In the intervening verses, 10-17, Jesus tells the disciples that they get to hear “the secrets of the kingdom of heaven,” but others do not.  Jesus says that he speaks in parables, but no one understands. 

This suggests that, far from being easy to understand, the parables are so contrarian that they are difficult to hear.  The reason Jesus so often encouraged people with ears to hear is because what he was saying was so counter-intuitive, so formed by an alternative paradigm, that people were having a hard time comprehending what he was saying.  

In verse 18, Jesus calls the story “the parable of the sower.”  Suggests that this is a parable about the God they hold dear, and about the kingdom they put their faith in.  It’s the parable of the sower, and it is a kingdom of complexity with not one but four kinds of soil.  It’s about the relationship between the sower and the soils, the God-human relationship, in other words the Kingdom, realm, interconnection, interdependence that needs reimagining. It is not about a powerful creator God in charge of evil, dominated, powerless people.

To conclude this exploration today we remember that it was not until a number of Christian theologians in the 1960s acknowledged the truth of Nietzsche’s announcement and declared that the concept of God had become so obsolete that it was no longer convincing to speak of ‘the living God’ as a being who created and ruled over the universe. As J Macquarrie reminded us in the 1980s, whatever life God had formerly enjoyed in the thought world of believers has been slowly ebbing away in the twentieth and twenty-first centuries, The sower is no longer the God scattering seeds like a creator but rather we are the sowers and the kingdom, realm we are part of is diverse, complex and like the universe as we understand it today, a realm of unexpected serendipity. That is, until we come to accept that it is like avatar within multiple universes and unlimited dimensions. Or as I think Lloyd is suggesting, the doctrine of the incarnation takes on emerging concepts, that we will understand the parable for us today. And as Roy W Hoover says in the same magazine as Lloyd’s article – “A modern faith requires a modern conceptuality and language that can make clear to us in what respects our religious situation is discontinuous with our religious past”. Or as Gordon Kaufmann has said: “ Our inherited symbolism no longer fits the overall cast of life as it is lived, understood, and experienced in today’s world. So, it must change, and change in decisive ways, if it is not to die out.”. It has been my personal claim  that this is the challenge the Presbyterian Church of Aotearoa faces if it wishes to remain alive. The issue the church needs to avoid is getting caught up in the battle between incremental and catastrophic because the change is already underway, the church’s task is to articulate the thought world it lives in. To listen for the God concept of today and to incarnate it through language and experience.  Amen.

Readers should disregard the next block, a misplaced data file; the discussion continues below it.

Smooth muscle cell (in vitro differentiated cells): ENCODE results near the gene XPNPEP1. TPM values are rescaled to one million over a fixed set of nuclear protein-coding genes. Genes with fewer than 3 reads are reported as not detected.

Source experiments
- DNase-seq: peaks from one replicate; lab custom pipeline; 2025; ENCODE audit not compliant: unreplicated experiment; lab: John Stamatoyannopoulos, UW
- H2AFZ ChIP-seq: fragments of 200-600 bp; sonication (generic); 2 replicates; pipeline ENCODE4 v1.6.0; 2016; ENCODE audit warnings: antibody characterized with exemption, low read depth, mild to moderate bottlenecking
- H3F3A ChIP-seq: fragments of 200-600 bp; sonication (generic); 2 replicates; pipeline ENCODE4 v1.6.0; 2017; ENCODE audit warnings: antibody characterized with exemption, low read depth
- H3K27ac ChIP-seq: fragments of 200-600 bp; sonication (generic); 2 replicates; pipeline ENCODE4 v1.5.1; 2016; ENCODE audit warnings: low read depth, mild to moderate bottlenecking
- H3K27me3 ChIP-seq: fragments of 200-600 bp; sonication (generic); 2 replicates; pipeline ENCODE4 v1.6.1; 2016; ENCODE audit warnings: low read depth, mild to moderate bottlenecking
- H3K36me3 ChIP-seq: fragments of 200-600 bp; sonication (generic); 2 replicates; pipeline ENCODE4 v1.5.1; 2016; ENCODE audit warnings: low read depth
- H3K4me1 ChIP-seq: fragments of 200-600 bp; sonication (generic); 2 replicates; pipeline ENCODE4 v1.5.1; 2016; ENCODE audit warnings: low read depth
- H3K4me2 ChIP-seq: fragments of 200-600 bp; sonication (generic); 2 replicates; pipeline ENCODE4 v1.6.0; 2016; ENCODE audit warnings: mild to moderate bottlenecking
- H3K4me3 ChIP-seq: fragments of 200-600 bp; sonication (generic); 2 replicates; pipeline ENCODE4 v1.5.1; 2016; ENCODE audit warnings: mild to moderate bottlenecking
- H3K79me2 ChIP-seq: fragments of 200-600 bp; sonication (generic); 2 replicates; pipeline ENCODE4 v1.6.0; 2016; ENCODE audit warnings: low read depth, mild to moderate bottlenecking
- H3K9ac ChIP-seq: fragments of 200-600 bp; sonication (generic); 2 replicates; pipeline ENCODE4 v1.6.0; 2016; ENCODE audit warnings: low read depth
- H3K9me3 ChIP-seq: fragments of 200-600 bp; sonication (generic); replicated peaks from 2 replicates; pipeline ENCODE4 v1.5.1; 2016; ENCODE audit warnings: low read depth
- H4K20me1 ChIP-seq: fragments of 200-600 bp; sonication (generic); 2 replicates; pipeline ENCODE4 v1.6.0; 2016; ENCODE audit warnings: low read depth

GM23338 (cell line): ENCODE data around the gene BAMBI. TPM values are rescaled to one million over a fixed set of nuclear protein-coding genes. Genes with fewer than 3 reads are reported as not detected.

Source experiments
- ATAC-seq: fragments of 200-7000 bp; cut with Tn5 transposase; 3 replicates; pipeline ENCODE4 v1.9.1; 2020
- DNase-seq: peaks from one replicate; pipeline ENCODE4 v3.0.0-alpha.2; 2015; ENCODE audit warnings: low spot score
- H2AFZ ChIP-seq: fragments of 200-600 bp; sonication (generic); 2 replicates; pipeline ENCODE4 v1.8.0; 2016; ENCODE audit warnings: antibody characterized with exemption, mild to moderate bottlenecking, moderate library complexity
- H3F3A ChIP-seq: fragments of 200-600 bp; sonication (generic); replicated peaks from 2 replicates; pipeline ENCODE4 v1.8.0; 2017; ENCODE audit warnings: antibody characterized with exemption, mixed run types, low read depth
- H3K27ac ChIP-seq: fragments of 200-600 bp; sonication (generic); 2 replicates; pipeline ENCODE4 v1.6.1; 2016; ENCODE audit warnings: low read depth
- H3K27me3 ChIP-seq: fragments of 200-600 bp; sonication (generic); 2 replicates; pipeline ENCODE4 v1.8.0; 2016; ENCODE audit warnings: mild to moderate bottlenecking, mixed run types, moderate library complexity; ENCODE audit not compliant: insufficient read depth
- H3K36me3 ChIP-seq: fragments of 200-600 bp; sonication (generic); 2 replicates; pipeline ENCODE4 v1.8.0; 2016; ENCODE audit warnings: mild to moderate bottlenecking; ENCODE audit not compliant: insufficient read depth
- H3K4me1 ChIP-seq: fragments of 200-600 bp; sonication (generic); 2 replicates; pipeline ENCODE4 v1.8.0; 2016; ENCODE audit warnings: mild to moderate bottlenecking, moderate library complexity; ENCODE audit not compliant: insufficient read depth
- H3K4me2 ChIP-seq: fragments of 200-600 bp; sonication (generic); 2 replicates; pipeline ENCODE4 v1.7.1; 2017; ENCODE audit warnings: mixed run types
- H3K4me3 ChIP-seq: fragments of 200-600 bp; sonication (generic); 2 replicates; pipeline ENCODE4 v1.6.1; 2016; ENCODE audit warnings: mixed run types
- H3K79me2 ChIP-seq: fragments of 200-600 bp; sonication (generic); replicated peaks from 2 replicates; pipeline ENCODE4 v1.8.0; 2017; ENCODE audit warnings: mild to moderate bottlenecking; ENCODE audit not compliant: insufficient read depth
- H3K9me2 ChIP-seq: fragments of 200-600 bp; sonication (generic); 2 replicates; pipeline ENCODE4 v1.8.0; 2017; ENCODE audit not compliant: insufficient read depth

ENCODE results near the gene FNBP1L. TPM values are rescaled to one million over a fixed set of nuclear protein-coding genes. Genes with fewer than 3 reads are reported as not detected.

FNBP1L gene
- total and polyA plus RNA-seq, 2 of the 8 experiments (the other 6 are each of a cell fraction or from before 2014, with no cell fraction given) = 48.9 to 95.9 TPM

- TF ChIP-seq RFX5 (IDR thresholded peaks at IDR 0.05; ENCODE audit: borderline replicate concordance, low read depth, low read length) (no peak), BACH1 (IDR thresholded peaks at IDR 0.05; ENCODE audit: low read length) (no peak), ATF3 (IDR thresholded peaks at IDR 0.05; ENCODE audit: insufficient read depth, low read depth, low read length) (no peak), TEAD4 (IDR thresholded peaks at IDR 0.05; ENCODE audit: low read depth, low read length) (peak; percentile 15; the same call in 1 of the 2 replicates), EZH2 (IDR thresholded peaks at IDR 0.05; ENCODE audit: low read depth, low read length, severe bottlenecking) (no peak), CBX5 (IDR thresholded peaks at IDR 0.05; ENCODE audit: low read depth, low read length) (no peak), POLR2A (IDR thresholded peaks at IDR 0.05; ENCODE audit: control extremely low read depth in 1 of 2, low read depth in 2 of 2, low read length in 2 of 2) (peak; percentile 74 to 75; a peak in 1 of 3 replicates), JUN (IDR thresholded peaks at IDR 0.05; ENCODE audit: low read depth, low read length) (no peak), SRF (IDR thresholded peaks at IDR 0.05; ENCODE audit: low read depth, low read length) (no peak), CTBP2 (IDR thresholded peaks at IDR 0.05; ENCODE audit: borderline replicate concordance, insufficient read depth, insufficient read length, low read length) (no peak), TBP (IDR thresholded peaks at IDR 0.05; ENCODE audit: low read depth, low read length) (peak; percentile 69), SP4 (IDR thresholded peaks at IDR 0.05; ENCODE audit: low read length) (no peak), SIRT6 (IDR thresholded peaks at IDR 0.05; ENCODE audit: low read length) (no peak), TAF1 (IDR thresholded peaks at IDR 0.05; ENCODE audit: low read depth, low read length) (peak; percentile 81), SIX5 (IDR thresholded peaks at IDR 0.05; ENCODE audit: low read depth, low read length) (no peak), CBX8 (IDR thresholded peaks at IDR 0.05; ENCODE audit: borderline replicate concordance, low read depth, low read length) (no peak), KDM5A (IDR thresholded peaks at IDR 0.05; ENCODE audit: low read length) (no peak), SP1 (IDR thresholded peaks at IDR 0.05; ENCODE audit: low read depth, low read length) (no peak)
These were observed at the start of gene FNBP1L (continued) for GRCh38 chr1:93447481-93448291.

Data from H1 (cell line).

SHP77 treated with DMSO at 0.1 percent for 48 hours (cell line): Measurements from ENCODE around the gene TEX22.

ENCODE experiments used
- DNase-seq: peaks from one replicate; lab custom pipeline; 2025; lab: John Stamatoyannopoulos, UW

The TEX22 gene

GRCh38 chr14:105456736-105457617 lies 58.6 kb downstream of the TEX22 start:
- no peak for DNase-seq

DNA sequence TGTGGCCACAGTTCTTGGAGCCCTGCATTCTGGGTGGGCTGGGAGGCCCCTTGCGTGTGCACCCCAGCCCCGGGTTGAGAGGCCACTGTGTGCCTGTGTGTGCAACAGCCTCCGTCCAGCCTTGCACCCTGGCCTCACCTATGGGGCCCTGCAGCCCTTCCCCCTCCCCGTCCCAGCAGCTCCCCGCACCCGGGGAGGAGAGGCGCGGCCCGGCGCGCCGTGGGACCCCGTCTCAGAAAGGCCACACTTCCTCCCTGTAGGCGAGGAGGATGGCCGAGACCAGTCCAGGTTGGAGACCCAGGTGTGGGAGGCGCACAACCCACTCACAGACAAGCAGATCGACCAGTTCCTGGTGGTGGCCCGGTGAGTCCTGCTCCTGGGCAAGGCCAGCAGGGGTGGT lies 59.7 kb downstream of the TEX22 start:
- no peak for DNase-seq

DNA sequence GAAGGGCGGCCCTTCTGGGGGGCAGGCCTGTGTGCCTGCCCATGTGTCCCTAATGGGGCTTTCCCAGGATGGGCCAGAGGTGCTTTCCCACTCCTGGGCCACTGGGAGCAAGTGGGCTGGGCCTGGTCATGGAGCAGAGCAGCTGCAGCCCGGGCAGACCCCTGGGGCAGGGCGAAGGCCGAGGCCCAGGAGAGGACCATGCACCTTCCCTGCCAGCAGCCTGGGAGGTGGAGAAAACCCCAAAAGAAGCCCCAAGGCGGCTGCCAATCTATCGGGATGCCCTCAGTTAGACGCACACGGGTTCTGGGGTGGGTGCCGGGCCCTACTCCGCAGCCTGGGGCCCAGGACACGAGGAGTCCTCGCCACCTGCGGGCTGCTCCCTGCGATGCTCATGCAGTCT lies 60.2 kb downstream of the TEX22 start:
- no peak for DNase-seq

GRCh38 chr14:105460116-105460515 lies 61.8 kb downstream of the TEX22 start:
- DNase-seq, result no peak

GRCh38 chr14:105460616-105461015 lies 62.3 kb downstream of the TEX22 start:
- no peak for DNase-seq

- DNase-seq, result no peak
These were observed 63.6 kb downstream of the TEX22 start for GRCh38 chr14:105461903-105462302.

The Fourth R Volume 33 Number 3 May-June 2020 ‘The Life of God from Conception to Death in the human Though-World. Westar Institute Farmington MN